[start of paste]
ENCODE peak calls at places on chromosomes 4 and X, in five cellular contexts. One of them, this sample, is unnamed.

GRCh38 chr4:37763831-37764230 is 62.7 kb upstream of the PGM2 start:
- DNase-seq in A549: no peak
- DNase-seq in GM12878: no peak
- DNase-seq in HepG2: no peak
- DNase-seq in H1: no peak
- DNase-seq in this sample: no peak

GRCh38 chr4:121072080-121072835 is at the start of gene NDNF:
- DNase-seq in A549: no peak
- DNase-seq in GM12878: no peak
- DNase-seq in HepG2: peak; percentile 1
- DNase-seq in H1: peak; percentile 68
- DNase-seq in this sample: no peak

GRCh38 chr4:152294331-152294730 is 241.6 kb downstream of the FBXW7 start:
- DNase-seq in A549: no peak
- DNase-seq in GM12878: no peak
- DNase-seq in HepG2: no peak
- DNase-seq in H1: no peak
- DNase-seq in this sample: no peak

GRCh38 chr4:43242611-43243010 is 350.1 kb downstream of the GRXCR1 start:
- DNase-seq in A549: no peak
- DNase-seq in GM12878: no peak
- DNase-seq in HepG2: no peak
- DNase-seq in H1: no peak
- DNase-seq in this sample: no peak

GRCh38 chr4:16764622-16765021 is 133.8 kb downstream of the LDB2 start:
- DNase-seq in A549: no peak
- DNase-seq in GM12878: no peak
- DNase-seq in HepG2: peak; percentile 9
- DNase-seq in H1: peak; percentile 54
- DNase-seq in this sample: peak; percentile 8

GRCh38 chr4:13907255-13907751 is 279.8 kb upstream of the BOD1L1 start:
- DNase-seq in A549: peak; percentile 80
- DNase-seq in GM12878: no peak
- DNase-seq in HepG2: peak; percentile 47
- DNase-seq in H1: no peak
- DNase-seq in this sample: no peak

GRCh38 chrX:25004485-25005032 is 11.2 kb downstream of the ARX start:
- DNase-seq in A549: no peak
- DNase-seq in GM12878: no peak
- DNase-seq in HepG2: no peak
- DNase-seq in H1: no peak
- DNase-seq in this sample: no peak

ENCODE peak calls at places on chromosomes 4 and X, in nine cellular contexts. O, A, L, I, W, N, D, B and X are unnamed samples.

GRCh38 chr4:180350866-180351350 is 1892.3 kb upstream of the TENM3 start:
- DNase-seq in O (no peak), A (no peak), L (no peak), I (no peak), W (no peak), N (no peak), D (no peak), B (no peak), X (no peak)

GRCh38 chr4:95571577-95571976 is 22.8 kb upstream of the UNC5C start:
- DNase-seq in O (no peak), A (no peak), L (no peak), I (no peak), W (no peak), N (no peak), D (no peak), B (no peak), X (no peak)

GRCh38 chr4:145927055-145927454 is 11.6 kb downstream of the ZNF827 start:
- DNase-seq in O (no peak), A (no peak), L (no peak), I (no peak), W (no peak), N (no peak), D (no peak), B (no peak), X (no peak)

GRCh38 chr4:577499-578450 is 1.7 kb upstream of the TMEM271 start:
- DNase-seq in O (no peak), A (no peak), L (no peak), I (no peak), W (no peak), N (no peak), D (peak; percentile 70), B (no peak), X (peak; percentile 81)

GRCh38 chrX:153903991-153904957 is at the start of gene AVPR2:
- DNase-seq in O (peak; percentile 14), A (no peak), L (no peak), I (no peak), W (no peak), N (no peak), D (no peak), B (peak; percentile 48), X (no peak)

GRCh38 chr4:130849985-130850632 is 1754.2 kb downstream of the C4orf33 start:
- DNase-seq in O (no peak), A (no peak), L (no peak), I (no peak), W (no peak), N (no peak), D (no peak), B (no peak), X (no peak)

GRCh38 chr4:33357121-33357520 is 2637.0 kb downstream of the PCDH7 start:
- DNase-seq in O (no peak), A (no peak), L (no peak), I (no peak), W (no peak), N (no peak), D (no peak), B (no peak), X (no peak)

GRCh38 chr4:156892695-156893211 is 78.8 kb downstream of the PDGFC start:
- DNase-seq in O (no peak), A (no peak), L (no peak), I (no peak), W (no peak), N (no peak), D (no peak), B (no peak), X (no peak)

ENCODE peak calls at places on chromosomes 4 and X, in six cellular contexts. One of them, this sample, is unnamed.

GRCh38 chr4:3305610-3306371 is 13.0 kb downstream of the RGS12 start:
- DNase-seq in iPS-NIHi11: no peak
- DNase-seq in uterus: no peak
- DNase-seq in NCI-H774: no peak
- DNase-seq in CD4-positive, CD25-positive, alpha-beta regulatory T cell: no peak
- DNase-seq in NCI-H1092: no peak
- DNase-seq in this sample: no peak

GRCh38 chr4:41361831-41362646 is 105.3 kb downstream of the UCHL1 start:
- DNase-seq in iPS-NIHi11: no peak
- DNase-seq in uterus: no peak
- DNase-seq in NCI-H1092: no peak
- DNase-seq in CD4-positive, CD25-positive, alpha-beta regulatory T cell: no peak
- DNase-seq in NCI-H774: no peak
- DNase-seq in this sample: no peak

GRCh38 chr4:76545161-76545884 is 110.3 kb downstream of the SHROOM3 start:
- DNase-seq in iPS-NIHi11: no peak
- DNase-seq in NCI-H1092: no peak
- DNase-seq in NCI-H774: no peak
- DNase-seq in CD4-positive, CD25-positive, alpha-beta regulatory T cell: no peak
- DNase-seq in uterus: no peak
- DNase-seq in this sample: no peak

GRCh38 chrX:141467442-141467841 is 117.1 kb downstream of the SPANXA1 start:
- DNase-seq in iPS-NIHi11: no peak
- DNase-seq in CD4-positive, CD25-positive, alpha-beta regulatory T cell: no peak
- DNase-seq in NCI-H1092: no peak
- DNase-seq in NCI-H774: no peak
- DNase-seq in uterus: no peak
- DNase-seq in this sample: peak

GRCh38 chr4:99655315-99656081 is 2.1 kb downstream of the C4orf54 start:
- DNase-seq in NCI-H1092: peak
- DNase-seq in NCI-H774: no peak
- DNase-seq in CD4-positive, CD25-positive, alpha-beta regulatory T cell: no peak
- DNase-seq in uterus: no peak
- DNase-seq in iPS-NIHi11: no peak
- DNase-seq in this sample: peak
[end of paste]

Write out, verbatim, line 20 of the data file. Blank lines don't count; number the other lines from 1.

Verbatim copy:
GRCh38 chr4:43242611-43243010 is 350.1 kb downstream of the GRXCR1 start: